Brown University is a school in many dreams. Aspirants dream about Brown not only because it is in the Ivy League, but also because of its open curriculum. For over fifty years, Brown has probably offered the most flexible education that you can get at a mid-sized research university. Brown University does not have majors, only concentrations. You can use the first two years of your education to discover which concentrations you want to finish. It’s quite possible to graduate with two, even three.
I could not get to Brown this spring, so I asked a student to take you through the Brown University experience. Joie Mills, a junior Political Science major from Charlotte, North Carolina, will tell you what she likes most about Brown. She will tell you about her academics and extracurricular experiences. I have known Joie’s parents for over three decades, which is how I got the opportunity to speak with her. Listen to this video. Joie is a very articulate, bright and talented young woman who will become a fine attorney after she finishes law school.
I’m going to offer some additional thoughts to help people who might like Brown, based on Joie’s impressions, among others. I have helped people with admissions to Brown, and schools that might appear similar
That’s an important point, because each Ivy is different. Columbia has a structured core curriculum, over half of the credits are required courses, leaving no room to double major. Penn and Cornell are divided into several schools, more like larger public universities. Harvard, Princeton, Yale and Dartmouth are liberal arts and engineering schools with their own required courses.
Brown’s open curriculum offers more freedom than other Ivies. But it comes with great responsibility. You must graduate with a concentration offered by the university, or work closely with the faculty to design your own. Brown operates on a four-course semester. That gives you an opportunity to take eight to 12 courses before your second semester sophomore year. You will need at least two, likely three courses in your concentration by the end of that semester to be sure that you will graduate on time.
If you are sold on Brown and the open curriculum, chances are that you will like Columbia or the larger schools a lot less. You might also be interested in liberal arts colleges like Amherst that also have an open curriculum.
Brown recently dropped nine varsity sports. But the university had won less than three percent of Ivy League team titles over the past ten years. The football team has won or shared the Ivy League title only four times since 1878. While Brown was in the Elite Eight in the very first NCAA Men’s Basketball tournament in 1939, the team has made only five post-season appearances since then. Brown’s most successful sport might be women’s hockey. The university founded the very first program in the country in 1964, and had one of the best teams through the 1990s. Brown has also produced seven Olympians in women’s hockey. But the last NCAA tournament appearance came in 2012.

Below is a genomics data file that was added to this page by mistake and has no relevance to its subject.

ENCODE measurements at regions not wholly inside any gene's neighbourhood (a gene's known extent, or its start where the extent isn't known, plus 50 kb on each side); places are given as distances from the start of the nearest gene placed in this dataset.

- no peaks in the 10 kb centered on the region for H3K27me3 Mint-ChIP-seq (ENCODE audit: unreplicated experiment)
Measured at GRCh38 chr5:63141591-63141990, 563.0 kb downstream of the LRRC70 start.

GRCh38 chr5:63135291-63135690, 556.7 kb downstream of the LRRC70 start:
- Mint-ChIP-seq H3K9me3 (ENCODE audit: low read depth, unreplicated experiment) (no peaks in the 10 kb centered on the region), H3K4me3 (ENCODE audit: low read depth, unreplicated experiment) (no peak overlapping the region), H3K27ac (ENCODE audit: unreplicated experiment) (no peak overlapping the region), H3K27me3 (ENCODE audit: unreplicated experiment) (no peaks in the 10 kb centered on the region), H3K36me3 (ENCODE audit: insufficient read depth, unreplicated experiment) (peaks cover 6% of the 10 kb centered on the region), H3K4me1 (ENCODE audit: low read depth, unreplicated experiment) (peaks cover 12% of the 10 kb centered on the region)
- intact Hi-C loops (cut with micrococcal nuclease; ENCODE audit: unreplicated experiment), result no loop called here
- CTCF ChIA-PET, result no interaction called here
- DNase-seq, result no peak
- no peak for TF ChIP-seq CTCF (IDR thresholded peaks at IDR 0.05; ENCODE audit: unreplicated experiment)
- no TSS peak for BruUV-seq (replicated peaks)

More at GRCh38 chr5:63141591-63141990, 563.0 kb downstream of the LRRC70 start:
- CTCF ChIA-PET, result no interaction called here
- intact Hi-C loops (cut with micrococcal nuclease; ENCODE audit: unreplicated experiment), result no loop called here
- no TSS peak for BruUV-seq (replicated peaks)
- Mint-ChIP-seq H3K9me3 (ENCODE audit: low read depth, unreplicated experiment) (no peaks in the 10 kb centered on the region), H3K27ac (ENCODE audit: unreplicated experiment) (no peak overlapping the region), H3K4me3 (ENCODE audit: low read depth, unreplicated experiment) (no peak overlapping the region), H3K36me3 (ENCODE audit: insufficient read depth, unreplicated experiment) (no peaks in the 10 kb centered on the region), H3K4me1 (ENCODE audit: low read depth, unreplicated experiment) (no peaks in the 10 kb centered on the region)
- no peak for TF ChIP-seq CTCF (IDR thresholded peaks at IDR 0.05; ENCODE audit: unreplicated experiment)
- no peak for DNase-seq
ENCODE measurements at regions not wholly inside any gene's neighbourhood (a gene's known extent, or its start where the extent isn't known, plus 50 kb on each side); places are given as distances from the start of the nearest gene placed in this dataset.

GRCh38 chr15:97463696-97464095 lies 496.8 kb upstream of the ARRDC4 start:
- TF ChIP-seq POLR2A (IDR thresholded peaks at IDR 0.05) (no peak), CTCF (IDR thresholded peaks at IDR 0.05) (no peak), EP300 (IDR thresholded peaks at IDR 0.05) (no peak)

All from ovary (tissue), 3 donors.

You get a taste of urban life of urban life at Brown, on your terms, when you want it. But you’ll be surrounded by city life at these other four Ivies. Brown is located within a historic district in Providence called College Hill. The university shares the neighborhood with the Rhode Island School of Design. Both campuses are open, and students who attend one will take courses at the other. You can hang out off campus in College Hill. Or cross the bridges over the Providence River to go downtown for shopping or concerts.
Listen to Joie. Learn all that can about Brown University. Do not rush into applying to Brown, even if you commit to applying Early Decision. Each Ivy is unique, and the essays require research and attention to show why you are the right fit. I’ve also collected a few pictures of Brown to give you a look.
Need help on the journey to college? Contact me at firstname.lastname@example.org or call me at 609-406-0062.
Want to know more about me? Check out these podcasts!
Listen to my talk, College Is A Learning AND Living Community, hosted by Dr. Cynthia Colon from Destination YOUniversity on Voice of America Radio!
Listen to my talk, What Exactly Is a Good College? hosted by test-prep experts Amy Seeley and Mike Bergin on Tests And The Rest!
Sharing is caring!